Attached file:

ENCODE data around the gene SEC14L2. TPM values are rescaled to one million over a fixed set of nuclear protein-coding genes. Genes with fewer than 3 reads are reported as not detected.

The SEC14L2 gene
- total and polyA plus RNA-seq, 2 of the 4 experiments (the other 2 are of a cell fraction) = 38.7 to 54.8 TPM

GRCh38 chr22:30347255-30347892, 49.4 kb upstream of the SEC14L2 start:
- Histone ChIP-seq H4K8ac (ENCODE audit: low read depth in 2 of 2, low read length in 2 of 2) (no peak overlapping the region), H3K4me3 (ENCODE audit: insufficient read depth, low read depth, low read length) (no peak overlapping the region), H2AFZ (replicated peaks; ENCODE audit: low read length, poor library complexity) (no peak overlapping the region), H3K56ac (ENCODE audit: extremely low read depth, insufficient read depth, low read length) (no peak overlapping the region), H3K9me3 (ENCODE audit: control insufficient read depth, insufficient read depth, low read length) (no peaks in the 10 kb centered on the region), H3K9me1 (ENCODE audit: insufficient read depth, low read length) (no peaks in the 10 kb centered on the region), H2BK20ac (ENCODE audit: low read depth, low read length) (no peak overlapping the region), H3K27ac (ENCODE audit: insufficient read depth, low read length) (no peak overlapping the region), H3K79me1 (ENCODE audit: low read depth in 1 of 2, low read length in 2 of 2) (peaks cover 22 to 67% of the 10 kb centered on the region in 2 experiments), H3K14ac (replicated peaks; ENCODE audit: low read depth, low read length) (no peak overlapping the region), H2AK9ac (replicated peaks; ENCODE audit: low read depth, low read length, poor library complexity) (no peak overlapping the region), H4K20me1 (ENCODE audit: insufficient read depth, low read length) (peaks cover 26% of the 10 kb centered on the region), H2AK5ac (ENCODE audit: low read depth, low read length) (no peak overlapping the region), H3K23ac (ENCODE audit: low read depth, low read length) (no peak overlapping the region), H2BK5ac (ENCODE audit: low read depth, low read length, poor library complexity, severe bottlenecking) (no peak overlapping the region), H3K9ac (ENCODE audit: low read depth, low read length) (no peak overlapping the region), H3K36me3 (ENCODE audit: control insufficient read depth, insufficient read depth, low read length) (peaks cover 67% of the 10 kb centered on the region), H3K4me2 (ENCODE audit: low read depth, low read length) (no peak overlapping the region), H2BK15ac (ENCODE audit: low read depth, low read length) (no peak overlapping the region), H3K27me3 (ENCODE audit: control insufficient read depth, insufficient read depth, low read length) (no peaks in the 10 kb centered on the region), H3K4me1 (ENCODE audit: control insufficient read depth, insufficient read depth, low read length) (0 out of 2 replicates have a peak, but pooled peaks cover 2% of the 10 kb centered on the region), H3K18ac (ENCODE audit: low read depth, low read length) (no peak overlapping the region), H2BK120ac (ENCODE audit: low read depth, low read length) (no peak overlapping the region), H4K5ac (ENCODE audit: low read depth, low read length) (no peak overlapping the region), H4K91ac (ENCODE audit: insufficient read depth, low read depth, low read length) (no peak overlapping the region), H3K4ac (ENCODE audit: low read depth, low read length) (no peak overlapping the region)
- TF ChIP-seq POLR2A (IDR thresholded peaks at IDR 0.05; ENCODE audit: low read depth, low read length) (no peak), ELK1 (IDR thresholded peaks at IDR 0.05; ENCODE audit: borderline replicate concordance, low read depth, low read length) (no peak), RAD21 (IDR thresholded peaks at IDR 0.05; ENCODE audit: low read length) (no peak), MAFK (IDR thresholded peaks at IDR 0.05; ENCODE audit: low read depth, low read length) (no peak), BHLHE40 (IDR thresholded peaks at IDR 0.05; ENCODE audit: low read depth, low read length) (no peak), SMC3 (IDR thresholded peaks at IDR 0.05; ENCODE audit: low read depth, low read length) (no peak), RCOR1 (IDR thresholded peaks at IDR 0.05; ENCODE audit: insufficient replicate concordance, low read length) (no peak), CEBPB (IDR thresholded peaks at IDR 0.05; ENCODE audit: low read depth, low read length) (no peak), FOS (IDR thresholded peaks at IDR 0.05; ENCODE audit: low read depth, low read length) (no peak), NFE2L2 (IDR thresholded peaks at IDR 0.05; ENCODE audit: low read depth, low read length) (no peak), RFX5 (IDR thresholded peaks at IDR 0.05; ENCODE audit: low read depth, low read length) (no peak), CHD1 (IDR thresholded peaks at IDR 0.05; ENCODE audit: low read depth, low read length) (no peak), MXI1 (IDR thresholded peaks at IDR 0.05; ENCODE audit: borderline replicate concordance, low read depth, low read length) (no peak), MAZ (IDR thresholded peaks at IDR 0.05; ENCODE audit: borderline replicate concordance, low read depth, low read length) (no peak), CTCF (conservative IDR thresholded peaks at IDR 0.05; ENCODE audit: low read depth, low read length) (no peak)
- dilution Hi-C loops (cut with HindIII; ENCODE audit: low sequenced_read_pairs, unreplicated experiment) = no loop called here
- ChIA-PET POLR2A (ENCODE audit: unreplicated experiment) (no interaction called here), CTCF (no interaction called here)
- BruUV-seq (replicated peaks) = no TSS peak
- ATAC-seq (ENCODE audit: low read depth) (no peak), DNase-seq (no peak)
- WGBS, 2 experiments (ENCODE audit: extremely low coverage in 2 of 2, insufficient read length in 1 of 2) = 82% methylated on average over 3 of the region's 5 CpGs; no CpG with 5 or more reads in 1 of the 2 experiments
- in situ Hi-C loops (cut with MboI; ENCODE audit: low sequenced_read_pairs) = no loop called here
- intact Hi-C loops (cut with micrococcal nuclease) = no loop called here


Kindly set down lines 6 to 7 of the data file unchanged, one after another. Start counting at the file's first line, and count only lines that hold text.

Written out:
- TF ChIP-seq POLR2A (IDR thresholded peaks at IDR 0.05; ENCODE audit: low read depth, low read length) (no peak), ELK1 (IDR thresholded peaks at IDR 0.05; ENCODE audit: borderline replicate concordance, low read depth, low read length) (no peak), RAD21 (IDR thresholded peaks at IDR 0.05; ENCODE audit: low read length) (no peak), MAFK (IDR thresholded peaks at IDR 0.05; ENCODE audit: low read depth, low read length) (no peak), BHLHE40 (IDR thresholded peaks at IDR 0.05; ENCODE audit: low read depth, low read length) (no peak), SMC3 (IDR thresholded peaks at IDR 0.05; ENCODE audit: low read depth, low read length) (no peak), RCOR1 (IDR thresholded peaks at IDR 0.05; ENCODE audit: insufficient replicate concordance, low read length) (no peak), CEBPB (IDR thresholded peaks at IDR 0.05; ENCODE audit: low read depth, low read length) (no peak), FOS (IDR thresholded peaks at IDR 0.05; ENCODE audit: low read depth, low read length) (no peak), NFE2L2 (IDR thresholded peaks at IDR 0.05; ENCODE audit: low read depth, low read length) (no peak), RFX5 (IDR thresholded peaks at IDR 0.05; ENCODE audit: low read depth, low read length) (no peak), CHD1 (IDR thresholded peaks at IDR 0.05; ENCODE audit: low read depth, low read length) (no peak), MXI1 (IDR thresholded peaks at IDR 0.05; ENCODE audit: borderline replicate concordance, low read depth, low read length) (no peak), MAZ (IDR thresholded peaks at IDR 0.05; ENCODE audit: borderline replicate concordance, low read depth, low read length) (no peak), CTCF (conservative IDR thresholded peaks at IDR 0.05; ENCODE audit: low read depth, low read length) (no peak)
- dilution Hi-C loops (cut with HindIII; ENCODE audit: low sequenced_read_pairs, unreplicated experiment) = no loop called here